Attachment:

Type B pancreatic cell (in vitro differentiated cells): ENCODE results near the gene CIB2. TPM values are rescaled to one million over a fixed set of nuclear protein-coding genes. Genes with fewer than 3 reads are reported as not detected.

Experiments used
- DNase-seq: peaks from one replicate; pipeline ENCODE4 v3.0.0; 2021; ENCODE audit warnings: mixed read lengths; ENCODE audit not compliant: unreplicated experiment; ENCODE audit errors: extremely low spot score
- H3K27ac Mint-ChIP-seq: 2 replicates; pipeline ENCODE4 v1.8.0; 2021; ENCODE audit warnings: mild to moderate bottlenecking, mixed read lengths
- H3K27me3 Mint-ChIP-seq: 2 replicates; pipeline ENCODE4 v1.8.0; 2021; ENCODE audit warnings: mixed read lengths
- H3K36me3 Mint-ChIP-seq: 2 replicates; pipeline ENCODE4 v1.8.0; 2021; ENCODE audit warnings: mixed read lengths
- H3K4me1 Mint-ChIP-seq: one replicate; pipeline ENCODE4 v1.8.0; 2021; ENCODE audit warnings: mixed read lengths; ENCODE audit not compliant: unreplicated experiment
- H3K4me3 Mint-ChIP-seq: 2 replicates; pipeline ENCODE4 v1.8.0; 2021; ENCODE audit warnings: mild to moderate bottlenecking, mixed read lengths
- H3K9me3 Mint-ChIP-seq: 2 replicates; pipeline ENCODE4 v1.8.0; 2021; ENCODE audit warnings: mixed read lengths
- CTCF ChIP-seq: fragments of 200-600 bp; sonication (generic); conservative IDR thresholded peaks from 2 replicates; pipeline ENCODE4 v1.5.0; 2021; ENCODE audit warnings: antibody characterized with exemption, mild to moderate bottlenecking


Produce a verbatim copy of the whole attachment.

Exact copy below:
Type B pancreatic cell (in vitro differentiated cells): ENCODE results near the gene CIB2. TPM values are rescaled to one million over a fixed set of nuclear protein-coding genes. Genes with fewer than 3 reads are reported as not detected.

Experiments used
- DNase-seq: peaks from one replicate; pipeline ENCODE4 v3.0.0; 2021; ENCODE audit warnings: mixed read lengths; ENCODE audit not compliant: unreplicated experiment; ENCODE audit errors: extremely low spot score
- H3K27ac Mint-ChIP-seq: 2 replicates; pipeline ENCODE4 v1.8.0; 2021; ENCODE audit warnings: mild to moderate bottlenecking, mixed read lengths
- H3K27me3 Mint-ChIP-seq: 2 replicates; pipeline ENCODE4 v1.8.0; 2021; ENCODE audit warnings: mixed read lengths
- H3K36me3 Mint-ChIP-seq: 2 replicates; pipeline ENCODE4 v1.8.0; 2021; ENCODE audit warnings: mixed read lengths
- H3K4me1 Mint-ChIP-seq: one replicate; pipeline ENCODE4 v1.8.0; 2021; ENCODE audit warnings: mixed read lengths; ENCODE audit not compliant: unreplicated experiment
- H3K4me3 Mint-ChIP-seq: 2 replicates; pipeline ENCODE4 v1.8.0; 2021; ENCODE audit warnings: mild to moderate bottlenecking, mixed read lengths
- H3K9me3 Mint-ChIP-seq: 2 replicates; pipeline ENCODE4 v1.8.0; 2021; ENCODE audit warnings: mixed read lengths
- CTCF ChIP-seq: fragments of 200-600 bp; sonication (generic); conservative IDR thresholded peaks from 2 replicates; pipeline ENCODE4 v1.5.0; 2021; ENCODE audit warnings: antibody characterized with exemption, mild to moderate bottlenecking